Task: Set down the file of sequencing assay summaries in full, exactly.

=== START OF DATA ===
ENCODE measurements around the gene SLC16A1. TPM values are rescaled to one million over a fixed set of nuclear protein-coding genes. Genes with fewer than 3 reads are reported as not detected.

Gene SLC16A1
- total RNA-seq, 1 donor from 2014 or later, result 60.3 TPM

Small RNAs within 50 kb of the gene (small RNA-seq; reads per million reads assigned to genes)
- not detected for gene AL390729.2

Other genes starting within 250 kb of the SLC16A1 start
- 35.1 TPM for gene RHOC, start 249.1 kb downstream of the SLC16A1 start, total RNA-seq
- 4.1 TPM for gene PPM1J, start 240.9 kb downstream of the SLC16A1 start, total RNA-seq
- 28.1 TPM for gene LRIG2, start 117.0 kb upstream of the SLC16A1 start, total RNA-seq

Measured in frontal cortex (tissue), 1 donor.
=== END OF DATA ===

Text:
ENCODE measurements around the gene SLC16A1. TPM values are rescaled to one million over a fixed set of nuclear protein-coding genes. Genes with fewer than 3 reads are reported as not detected.

Gene SLC16A1
- total RNA-seq, 1 donor from 2014 or later, result 60.3 TPM

Small RNAs within 50 kb of the gene (small RNA-seq; reads per million reads assigned to genes)
- not detected for gene AL390729.2

Other genes starting within 250 kb of the SLC16A1 start
- 35.1 TPM for gene RHOC, start 249.1 kb downstream of the SLC16A1 start, total RNA-seq
- 4.1 TPM for gene PPM1J, start 240.9 kb downstream of the SLC16A1 start, total RNA-seq
- 28.1 TPM for gene LRIG2, start 117.0 kb upstream of the SLC16A1 start, total RNA-seq

Measured in frontal cortex (tissue), 1 donor.